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Messages - staehpj1

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Gear Talk / Re: Saddle Suggestion other than Brooks
« on: May 26, 2014, 05:11:03 am »
In my experience, you can't really tell how well the saddle is working until after a month on tour. (If you can tell earlier than that, then you probably didn't use your saddle enough before the tour.) Your experiences training for a tour are useful, but the tour itself, with day after day of 60 miles or more, is much more demanding than your training will ever be.

Maybe I am just weird in this regard, but I can happily tour on most saddles except really very bad ones.  All the saddles that came with my bikes have been fine.  I never had one get worse after a month on tour.  On the other hand I have had a few saddles that felt bad for the first several hundred miles until my butt broke in to them.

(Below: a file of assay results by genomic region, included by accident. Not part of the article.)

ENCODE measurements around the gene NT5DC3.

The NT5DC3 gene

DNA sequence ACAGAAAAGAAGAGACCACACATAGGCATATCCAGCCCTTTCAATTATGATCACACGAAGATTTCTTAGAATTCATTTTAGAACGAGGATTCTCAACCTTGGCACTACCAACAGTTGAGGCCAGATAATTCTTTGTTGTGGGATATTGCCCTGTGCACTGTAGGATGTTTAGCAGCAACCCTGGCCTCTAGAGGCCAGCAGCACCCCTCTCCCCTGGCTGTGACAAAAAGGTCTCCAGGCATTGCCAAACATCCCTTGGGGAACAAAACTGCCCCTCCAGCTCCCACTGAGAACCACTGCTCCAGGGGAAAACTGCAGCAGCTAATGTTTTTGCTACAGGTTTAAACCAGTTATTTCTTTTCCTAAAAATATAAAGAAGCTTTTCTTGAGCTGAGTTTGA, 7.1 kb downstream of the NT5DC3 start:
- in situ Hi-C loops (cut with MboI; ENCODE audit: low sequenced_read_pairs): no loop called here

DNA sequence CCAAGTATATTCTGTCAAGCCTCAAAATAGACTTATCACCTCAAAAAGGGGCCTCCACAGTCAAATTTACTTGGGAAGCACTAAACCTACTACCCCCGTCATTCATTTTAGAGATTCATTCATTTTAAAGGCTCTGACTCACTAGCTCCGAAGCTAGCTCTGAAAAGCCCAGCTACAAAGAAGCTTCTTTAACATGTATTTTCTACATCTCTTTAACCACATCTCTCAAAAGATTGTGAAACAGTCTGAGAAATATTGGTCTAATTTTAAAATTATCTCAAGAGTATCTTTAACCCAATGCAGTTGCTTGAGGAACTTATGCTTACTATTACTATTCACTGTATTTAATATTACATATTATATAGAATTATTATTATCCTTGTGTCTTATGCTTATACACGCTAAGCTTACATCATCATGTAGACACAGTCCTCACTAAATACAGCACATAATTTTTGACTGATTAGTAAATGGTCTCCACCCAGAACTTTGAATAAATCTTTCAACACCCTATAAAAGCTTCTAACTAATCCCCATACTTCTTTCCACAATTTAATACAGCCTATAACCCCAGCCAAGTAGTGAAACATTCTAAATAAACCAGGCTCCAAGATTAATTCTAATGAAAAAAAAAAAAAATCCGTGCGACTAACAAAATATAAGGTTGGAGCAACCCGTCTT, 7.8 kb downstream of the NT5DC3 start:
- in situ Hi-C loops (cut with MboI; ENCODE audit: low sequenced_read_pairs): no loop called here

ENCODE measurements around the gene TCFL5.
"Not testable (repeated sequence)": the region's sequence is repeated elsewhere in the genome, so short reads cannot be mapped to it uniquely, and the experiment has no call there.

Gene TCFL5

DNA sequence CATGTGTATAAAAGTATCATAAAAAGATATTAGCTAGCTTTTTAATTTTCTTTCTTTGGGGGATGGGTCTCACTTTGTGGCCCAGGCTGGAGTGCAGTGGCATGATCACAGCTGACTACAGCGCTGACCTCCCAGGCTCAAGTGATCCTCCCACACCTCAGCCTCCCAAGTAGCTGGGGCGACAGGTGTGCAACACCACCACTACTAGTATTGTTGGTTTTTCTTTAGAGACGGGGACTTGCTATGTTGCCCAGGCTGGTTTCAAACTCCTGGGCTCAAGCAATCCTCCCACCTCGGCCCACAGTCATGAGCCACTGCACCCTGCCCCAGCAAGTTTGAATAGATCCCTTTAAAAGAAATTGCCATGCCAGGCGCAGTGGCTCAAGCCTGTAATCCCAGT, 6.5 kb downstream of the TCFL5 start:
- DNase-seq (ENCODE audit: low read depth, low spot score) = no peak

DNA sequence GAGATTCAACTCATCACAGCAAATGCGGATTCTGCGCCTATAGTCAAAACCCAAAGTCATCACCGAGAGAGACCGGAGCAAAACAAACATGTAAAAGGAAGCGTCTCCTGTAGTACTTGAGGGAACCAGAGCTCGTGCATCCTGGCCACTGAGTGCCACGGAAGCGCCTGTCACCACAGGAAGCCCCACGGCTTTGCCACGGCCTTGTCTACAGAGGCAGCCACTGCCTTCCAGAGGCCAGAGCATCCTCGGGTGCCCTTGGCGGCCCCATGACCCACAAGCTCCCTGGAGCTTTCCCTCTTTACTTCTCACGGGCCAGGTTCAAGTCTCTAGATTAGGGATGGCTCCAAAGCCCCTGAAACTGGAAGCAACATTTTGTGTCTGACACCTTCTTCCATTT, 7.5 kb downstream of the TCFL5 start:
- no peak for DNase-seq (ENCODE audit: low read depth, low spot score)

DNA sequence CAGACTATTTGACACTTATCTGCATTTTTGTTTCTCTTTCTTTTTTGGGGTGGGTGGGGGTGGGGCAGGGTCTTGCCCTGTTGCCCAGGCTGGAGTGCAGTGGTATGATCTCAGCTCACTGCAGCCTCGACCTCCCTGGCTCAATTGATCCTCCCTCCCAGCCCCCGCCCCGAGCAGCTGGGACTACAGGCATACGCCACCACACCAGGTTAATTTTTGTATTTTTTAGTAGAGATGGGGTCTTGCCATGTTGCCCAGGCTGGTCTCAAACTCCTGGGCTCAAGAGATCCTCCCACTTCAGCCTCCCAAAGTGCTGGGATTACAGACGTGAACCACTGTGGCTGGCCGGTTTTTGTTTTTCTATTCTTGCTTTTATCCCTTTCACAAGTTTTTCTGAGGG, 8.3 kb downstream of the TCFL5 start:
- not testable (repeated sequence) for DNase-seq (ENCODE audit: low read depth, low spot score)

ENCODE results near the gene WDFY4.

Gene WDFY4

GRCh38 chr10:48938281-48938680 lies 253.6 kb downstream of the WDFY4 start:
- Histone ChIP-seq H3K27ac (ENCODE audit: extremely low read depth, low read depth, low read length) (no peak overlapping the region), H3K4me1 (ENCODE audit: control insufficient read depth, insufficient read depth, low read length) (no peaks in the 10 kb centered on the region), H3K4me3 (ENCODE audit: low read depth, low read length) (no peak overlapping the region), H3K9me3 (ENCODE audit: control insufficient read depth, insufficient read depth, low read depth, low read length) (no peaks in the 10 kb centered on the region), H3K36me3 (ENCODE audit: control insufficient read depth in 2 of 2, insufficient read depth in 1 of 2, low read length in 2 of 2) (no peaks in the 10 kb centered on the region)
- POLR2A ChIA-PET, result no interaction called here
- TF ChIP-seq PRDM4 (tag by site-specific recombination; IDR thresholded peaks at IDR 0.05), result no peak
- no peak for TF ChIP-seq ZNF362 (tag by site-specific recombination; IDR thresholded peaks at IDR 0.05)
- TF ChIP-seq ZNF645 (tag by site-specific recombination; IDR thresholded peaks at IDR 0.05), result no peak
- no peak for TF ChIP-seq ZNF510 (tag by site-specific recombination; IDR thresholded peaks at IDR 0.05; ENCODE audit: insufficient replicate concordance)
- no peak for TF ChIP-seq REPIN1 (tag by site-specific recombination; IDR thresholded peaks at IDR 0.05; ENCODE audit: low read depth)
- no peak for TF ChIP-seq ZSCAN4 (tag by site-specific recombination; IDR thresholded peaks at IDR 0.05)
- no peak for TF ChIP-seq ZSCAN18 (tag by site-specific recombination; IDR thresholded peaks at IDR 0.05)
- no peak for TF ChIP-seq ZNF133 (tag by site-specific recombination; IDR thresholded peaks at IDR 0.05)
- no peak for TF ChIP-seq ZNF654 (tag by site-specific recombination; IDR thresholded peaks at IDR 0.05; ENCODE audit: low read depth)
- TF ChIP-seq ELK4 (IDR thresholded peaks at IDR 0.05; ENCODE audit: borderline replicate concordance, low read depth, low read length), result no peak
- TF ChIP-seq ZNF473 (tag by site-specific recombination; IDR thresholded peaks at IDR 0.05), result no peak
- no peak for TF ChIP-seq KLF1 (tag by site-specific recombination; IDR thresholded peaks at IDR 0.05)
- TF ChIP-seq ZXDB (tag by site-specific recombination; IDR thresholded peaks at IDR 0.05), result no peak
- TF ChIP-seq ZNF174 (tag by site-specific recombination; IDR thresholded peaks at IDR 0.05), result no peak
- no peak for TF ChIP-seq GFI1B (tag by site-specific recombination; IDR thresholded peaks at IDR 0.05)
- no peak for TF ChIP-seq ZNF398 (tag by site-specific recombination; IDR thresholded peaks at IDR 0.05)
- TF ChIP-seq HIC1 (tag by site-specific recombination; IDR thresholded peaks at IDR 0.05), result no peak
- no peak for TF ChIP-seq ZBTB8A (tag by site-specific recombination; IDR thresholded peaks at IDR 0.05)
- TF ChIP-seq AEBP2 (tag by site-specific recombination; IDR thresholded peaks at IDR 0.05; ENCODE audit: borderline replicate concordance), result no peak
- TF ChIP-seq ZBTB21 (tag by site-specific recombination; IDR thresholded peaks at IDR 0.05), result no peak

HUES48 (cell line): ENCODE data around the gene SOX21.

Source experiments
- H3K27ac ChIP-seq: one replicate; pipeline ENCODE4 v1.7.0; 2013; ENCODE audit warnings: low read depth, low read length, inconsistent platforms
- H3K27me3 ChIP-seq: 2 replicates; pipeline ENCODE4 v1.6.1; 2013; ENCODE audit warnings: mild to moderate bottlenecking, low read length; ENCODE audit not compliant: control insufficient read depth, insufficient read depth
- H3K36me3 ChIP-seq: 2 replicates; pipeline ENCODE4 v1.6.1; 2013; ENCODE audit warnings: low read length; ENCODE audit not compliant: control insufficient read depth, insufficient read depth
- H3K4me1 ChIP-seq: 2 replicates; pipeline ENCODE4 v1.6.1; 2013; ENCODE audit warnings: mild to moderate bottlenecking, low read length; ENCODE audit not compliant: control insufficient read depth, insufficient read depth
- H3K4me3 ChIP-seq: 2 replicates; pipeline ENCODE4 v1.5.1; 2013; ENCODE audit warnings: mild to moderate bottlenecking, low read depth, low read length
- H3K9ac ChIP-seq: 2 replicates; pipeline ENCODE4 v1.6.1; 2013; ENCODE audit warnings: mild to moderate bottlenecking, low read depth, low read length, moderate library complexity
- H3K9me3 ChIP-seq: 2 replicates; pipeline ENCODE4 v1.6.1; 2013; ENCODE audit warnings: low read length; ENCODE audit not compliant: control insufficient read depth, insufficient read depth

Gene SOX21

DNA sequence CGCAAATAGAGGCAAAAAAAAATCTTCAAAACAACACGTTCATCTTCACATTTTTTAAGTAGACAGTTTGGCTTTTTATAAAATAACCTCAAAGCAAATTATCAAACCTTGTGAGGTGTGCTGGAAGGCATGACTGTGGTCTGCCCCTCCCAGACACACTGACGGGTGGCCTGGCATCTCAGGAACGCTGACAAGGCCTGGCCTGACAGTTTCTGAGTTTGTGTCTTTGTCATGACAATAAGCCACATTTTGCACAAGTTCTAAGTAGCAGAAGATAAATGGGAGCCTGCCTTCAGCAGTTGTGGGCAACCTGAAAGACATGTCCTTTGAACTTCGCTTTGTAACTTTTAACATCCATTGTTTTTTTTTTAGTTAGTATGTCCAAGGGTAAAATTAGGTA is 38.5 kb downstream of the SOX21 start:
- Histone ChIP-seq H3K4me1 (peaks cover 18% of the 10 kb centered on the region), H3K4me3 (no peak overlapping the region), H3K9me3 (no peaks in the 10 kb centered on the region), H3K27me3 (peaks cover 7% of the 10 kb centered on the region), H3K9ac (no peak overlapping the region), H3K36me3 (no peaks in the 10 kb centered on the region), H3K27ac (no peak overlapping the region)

To the OP, I suggest using what ever you currently ride on unless it isn't working.  If you need to change I like a normal road bike saddle rather than a special touring design.  The Prologo Kappa (model name corrected, I had it wrong when I posted) is what I put on the last bike I built up and it is pretty comfortable for me.

Routes / Re: Virginia
« on: May 25, 2014, 04:36:41 pm »
Oh and I didn't mention Missouri.  There were quite a few there.

Most on the TA were just in it for the chase and really weren't intent on biting.  Also most dogs on the TA have been pepper sprayed before so even pretending to have pepper spray works well.  Add a PSSST PSSST sound for even better effect.  Outrunning them was pretty effective for us on the TA because they seemed to mostly chase us on downhills or flat ground.  Not sure why we were so lucky on that tour.  I don't generally bother to carry it but, we found Halt! brand spray pretty effective when someone have us a can.  I had one companion on the TA who was pretty freaked by dogs so I stayed back and acted as a decoy until she made her escape and then sprinted away.   I found it to be a lot of fun.

I had fewer dogs chase me on other tours than the TA but on tours in the southwest there were some really mean ones.  Some from the Central Valley of California and some of the reservation dogs on the ST seemed especially vicious.